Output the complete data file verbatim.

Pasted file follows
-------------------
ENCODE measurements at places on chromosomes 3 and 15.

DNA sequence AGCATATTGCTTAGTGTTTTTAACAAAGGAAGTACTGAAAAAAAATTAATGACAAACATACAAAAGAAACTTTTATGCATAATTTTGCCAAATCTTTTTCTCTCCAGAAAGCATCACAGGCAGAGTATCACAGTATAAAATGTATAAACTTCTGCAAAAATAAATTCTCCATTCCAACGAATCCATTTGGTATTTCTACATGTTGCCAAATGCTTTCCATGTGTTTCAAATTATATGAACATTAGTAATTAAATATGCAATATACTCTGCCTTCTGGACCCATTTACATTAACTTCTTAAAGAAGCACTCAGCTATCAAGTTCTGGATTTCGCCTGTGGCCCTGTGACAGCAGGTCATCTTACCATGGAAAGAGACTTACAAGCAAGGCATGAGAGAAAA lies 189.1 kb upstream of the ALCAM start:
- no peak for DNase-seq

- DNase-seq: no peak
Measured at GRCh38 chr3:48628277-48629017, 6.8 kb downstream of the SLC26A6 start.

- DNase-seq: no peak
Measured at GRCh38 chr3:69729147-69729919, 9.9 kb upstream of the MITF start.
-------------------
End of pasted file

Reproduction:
ENCODE measurements at places on chromosomes 3 and 15.

DNA sequence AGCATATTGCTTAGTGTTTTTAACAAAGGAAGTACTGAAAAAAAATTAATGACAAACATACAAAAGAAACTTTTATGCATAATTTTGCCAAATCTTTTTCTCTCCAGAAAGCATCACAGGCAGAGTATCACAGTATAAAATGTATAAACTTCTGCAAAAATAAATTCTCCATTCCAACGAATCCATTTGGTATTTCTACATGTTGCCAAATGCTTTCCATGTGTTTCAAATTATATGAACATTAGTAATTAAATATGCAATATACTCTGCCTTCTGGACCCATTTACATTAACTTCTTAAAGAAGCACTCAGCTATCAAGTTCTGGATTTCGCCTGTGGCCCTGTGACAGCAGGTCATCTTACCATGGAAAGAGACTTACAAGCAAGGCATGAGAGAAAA lies 189.1 kb upstream of the ALCAM start:
- no peak for DNase-seq

- DNase-seq: no peak
Measured at GRCh38 chr3:48628277-48629017, 6.8 kb downstream of the SLC26A6 start.

- DNase-seq: no peak
Measured at GRCh38 chr3:69729147-69729919, 9.9 kb upstream of the MITF start.